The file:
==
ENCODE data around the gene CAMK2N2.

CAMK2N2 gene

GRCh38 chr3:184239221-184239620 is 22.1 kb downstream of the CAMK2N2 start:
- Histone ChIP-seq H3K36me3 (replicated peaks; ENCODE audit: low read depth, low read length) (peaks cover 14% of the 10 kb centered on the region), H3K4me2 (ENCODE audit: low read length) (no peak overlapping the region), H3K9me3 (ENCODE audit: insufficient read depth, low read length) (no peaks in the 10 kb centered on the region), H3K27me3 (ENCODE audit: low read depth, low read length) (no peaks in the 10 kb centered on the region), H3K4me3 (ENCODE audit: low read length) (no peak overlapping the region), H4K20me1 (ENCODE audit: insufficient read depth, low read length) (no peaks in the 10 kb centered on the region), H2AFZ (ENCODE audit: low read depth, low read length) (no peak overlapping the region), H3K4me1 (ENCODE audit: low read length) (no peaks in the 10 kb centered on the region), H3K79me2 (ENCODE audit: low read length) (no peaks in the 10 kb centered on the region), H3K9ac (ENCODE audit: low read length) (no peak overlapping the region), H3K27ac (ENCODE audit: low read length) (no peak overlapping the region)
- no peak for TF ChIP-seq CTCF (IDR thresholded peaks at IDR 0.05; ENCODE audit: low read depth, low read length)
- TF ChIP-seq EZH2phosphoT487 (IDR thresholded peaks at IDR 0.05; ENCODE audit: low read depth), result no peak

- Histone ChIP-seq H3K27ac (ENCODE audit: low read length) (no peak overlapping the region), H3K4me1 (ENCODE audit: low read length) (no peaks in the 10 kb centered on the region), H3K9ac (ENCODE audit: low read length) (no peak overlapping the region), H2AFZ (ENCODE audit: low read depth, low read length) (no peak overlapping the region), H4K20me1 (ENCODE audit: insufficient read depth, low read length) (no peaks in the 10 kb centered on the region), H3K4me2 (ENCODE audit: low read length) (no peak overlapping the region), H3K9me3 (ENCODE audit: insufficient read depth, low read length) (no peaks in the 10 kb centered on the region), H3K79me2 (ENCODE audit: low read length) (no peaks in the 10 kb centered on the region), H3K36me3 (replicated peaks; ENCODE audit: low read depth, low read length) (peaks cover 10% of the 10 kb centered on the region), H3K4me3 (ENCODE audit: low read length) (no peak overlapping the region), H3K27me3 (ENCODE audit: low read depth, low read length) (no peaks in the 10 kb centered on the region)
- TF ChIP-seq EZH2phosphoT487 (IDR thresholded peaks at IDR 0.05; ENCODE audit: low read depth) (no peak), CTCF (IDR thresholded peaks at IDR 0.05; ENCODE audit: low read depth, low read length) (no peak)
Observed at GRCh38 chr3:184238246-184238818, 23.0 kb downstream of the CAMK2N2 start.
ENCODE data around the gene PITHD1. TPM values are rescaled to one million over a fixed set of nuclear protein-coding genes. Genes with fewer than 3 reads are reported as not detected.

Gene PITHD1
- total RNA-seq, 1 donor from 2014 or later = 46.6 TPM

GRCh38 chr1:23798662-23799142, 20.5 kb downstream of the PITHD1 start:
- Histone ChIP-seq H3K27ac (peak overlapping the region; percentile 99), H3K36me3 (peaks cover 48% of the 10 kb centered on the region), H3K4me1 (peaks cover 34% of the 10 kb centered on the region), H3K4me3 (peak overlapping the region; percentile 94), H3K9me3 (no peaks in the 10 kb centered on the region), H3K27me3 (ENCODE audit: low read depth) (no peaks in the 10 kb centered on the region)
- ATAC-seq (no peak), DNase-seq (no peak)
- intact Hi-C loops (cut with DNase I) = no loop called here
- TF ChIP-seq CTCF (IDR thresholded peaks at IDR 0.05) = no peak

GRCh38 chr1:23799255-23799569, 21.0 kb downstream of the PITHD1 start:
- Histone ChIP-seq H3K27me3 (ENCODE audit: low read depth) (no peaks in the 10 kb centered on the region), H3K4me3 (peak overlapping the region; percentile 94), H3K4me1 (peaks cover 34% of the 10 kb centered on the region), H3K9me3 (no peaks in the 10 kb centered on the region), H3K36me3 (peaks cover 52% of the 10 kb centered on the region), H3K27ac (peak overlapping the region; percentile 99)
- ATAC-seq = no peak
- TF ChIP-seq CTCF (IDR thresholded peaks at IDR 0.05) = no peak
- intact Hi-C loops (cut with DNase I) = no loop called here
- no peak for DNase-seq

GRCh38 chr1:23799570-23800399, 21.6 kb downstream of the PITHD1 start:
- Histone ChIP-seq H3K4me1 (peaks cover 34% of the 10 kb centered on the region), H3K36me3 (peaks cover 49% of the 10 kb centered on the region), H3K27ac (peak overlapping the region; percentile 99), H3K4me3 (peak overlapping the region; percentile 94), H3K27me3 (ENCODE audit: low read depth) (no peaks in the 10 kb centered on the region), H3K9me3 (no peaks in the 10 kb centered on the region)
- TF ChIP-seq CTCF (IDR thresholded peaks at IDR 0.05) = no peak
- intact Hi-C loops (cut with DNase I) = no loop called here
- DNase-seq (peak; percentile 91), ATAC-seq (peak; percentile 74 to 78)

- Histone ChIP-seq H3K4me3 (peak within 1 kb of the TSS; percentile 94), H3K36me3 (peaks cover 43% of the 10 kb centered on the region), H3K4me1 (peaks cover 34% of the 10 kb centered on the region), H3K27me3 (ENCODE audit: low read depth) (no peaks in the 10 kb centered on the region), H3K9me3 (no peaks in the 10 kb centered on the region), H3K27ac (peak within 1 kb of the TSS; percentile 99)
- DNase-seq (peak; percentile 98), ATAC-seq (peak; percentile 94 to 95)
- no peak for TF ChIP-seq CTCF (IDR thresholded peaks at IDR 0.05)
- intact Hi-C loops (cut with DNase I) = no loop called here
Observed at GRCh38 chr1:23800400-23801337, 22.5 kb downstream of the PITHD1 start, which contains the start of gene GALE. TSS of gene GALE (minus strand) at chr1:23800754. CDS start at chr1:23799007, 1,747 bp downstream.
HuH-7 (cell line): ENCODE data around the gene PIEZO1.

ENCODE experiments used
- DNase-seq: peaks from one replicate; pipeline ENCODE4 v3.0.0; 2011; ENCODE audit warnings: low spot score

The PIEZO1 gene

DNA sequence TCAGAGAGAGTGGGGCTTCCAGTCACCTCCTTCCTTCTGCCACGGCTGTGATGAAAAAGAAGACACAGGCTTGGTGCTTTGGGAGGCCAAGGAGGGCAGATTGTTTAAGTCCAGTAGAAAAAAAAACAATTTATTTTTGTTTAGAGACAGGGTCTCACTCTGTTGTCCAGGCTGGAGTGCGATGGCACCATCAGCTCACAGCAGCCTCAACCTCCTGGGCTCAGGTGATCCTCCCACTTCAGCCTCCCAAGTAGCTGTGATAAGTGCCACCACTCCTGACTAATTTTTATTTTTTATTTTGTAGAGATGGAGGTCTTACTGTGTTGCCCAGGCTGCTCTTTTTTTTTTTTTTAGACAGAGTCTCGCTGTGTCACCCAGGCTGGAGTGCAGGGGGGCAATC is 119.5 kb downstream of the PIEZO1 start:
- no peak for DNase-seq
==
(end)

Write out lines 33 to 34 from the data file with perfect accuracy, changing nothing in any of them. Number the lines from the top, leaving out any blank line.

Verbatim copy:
Observed at GRCh38 chr1:23800400-23801337, 22.5 kb downstream of the PITHD1 start, which contains the start of gene GALE. TSS of gene GALE (minus strand) at chr1:23800754. CDS start at chr1:23799007, 1,747 bp downstream.
HuH-7 (cell line): ENCODE data around the gene PIEZO1.